In ancient Egypt, around the time of Seti I (1320 B.C.), the first gold treasure map known was created. Today, in the Turin Museum is a papyrus and fragments known as the “Carte des mines d’or.” It pictures gold mines, miners’ quarters, road leading to the mines and gold-bearing mountains, and so on.
Where is the gold mine located? As it is well known there is always something a little vague about them, to throw you off the trail.
Modern thought is that it portrays the Wadi Fawakhir region in which the El Sid gold mine is located, but the matter is far from settled.
The gold of the mountains, as the scribes of Ramses III called it, was found mainly in the Eastern Desert and Nubia. The Koptos gold for instance was mined in the Bekhen mountains. Seti gave these mines to a small temple he had built and dedicated to Amen, Re, Osiris and a number of other gods. The workers mining the gold, the “flesh of the gods”, for the temple were exempt from any other work.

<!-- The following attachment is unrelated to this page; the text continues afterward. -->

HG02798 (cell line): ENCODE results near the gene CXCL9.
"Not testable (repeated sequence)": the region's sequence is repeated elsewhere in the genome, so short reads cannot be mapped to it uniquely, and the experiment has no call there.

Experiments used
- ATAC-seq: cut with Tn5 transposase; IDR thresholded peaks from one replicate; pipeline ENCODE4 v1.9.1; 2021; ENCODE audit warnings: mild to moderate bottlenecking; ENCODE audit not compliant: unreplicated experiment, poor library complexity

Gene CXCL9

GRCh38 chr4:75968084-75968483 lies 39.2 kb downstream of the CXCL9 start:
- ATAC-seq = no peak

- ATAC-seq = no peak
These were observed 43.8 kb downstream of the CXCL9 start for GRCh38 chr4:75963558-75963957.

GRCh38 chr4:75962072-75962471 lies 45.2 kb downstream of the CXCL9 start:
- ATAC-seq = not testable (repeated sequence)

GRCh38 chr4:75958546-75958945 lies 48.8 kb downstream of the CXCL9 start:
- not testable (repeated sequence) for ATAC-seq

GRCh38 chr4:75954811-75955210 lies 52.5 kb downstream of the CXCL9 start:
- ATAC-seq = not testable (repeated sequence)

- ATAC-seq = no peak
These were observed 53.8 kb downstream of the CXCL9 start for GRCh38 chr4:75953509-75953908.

In the Wadi Hammamat where gold-containing quartz was found, the underground quartz veins were mined by crushing the rock before the gold could be extracted. This required a great deal of manpower, provisioned only with difficulty in these deserted regions. Other pharaohs tried to follow Seti’s example by excavating wells in various location, with little success. Another attempt of Seti I resulted in a dry well 120 cubits deep which was abandoned. Only the perseverance of his son Ramses II brought success.